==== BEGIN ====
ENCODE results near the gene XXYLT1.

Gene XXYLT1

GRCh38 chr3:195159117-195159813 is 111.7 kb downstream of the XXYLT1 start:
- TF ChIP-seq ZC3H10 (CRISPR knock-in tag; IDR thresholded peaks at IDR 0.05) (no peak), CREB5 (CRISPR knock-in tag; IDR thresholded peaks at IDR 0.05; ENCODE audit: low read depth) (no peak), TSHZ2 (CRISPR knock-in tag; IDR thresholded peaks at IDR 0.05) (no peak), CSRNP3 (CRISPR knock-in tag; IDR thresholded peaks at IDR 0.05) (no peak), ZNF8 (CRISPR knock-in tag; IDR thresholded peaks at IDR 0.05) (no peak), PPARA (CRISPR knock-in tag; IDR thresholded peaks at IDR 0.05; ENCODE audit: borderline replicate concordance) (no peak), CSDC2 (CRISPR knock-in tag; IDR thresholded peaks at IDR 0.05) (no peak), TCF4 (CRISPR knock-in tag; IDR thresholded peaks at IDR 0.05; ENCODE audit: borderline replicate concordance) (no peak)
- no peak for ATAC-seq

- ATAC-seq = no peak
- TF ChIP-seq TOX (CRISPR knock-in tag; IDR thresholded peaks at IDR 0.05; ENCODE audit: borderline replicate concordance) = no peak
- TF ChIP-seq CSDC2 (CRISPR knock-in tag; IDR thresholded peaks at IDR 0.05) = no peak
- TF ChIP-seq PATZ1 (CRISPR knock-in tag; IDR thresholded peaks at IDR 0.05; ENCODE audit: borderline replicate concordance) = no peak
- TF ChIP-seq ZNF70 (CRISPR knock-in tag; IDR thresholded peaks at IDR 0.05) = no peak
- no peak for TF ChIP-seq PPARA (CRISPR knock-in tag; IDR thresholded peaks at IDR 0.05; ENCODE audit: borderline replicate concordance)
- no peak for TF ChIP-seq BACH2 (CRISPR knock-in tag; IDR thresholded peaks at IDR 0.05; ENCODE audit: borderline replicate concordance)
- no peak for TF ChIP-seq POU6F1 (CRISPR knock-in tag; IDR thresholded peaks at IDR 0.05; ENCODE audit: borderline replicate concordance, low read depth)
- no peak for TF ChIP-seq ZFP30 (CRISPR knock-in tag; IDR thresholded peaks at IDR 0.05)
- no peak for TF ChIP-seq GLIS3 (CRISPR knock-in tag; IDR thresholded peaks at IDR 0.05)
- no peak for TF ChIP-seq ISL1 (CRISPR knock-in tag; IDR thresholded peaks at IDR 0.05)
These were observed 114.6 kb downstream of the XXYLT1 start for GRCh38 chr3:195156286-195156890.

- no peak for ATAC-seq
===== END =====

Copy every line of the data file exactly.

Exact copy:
ENCODE results near the gene XXYLT1.

Gene XXYLT1

GRCh38 chr3:195159117-195159813 is 111.7 kb downstream of the XXYLT1 start:
- TF ChIP-seq ZC3H10 (CRISPR knock-in tag; IDR thresholded peaks at IDR 0.05) (no peak), CREB5 (CRISPR knock-in tag; IDR thresholded peaks at IDR 0.05; ENCODE audit: low read depth) (no peak), TSHZ2 (CRISPR knock-in tag; IDR thresholded peaks at IDR 0.05) (no peak), CSRNP3 (CRISPR knock-in tag; IDR thresholded peaks at IDR 0.05) (no peak), ZNF8 (CRISPR knock-in tag; IDR thresholded peaks at IDR 0.05) (no peak), PPARA (CRISPR knock-in tag; IDR thresholded peaks at IDR 0.05; ENCODE audit: borderline replicate concordance) (no peak), CSDC2 (CRISPR knock-in tag; IDR thresholded peaks at IDR 0.05) (no peak), TCF4 (CRISPR knock-in tag; IDR thresholded peaks at IDR 0.05; ENCODE audit: borderline replicate concordance) (no peak)
- no peak for ATAC-seq

- ATAC-seq = no peak
- TF ChIP-seq TOX (CRISPR knock-in tag; IDR thresholded peaks at IDR 0.05; ENCODE audit: borderline replicate concordance) = no peak
- TF ChIP-seq CSDC2 (CRISPR knock-in tag; IDR thresholded peaks at IDR 0.05) = no peak
- TF ChIP-seq PATZ1 (CRISPR knock-in tag; IDR thresholded peaks at IDR 0.05; ENCODE audit: borderline replicate concordance) = no peak
- TF ChIP-seq ZNF70 (CRISPR knock-in tag; IDR thresholded peaks at IDR 0.05) = no peak
- no peak for TF ChIP-seq PPARA (CRISPR knock-in tag; IDR thresholded peaks at IDR 0.05; ENCODE audit: borderline replicate concordance)
- no peak for TF ChIP-seq BACH2 (CRISPR knock-in tag; IDR thresholded peaks at IDR 0.05; ENCODE audit: borderline replicate concordance)
- no peak for TF ChIP-seq POU6F1 (CRISPR knock-in tag; IDR thresholded peaks at IDR 0.05; ENCODE audit: borderline replicate concordance, low read depth)
- no peak for TF ChIP-seq ZFP30 (CRISPR knock-in tag; IDR thresholded peaks at IDR 0.05)
- no peak for TF ChIP-seq GLIS3 (CRISPR knock-in tag; IDR thresholded peaks at IDR 0.05)
- no peak for TF ChIP-seq ISL1 (CRISPR knock-in tag; IDR thresholded peaks at IDR 0.05)
These were observed 114.6 kb downstream of the XXYLT1 start for GRCh38 chr3:195156286-195156890.

- no peak for ATAC-seq